The Bureau of Reclamation will propose an areawide water resources study to the Payson Town Council at its regular meeting at 6 p.m. Thursday.
"For the first time, the town has received some interest from the Bureau of Reclamation to enter into an agreement to do a study to determine our water needs," Interim Town Manager Kelly Udall said.
Thursday's presentation is the result of several years of behind-the-scenes efforts by the town to put such a group together, Public Works Director Buzz Walker said.
"The presentation is simply to get the information out to the public and in front of the council," Walker said. "Then, we'll go ahead and firm up the document for the study."
Both the Pine-Strawberry Water Improvement District and Gila County have tentatively agreed to be part of the new endeavor, Walker said.
In a written description of the project, the bureau explains its scope and structure: "The purpose of this study is for Reclamation and the Cooperating Partners to ... carry out a general investigation study of the water resource management issues to meet the future water demand of the Payson-Stawberry-Pine region in Northern Gila County, Arizona."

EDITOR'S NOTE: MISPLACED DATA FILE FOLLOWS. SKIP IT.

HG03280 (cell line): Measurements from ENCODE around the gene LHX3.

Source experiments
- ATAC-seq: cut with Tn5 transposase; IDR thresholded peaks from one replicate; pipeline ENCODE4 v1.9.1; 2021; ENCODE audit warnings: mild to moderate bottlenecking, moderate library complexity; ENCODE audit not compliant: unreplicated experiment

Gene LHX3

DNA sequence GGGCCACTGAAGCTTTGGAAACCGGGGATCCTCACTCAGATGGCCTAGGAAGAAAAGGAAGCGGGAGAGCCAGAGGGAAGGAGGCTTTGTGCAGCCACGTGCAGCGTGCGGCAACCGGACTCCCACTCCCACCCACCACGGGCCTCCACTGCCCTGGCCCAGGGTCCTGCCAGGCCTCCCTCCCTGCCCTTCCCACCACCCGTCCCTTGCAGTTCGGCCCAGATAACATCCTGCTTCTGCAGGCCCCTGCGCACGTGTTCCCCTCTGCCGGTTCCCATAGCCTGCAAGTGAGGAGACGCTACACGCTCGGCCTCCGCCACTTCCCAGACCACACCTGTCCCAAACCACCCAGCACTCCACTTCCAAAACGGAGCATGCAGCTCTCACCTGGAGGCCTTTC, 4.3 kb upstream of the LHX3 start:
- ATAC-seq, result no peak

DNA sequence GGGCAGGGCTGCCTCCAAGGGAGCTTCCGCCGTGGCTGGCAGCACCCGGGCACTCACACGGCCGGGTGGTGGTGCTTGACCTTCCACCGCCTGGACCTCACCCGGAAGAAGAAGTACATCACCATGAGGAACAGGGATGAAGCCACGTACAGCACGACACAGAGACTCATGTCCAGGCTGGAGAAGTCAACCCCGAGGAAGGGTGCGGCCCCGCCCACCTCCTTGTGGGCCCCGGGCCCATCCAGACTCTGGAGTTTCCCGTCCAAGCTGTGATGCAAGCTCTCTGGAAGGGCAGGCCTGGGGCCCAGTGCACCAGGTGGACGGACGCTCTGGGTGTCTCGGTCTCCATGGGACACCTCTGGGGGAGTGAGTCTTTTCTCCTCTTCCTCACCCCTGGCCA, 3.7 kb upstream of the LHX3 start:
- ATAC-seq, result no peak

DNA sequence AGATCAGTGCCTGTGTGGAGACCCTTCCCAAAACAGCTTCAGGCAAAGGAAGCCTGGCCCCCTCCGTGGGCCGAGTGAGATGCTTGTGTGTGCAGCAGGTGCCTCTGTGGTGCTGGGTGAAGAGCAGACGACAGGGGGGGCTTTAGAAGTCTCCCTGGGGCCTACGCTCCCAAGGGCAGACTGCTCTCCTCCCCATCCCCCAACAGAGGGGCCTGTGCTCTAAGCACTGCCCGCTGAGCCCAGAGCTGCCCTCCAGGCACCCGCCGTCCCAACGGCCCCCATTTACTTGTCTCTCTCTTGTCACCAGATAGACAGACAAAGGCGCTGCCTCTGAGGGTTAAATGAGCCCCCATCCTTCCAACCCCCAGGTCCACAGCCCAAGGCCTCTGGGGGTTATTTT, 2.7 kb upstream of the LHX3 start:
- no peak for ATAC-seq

If the study is undertaken, the bureau will provide a study manager who will report to a project management team comprised of one representative from each of the partnering entities. Cost of the study is estimated to be $600,000, with the federal government paying half and the three participating government entities the remainder.
The advantage to involving the Bureau of Reclamation, Walker said, is that federal funds will be more readily available to accomplish any projects the study identifies.
"At the end of the process, we can go with the bureau to ask for the money," he said. "Because we have involved the federal government from the start we have a much better chance of fulfilling their process requirements."
Meth enforcement program
Also on Thursday's council agenda is a request submitted by Police Chief Gordon Gartner to authorize $51,000 to create a methamphetamine enforcement program.
"It is the opinion of the police department's staff that Payson is at a critical crossroads regarding the issue of methamphetamine use and sale," Gartner said in a position paper presented to the council.
Components of the project would include a repeat offender program, extra money to pay informants, additional overtime for special enforcement officers, and additional drug recognition training for field officers.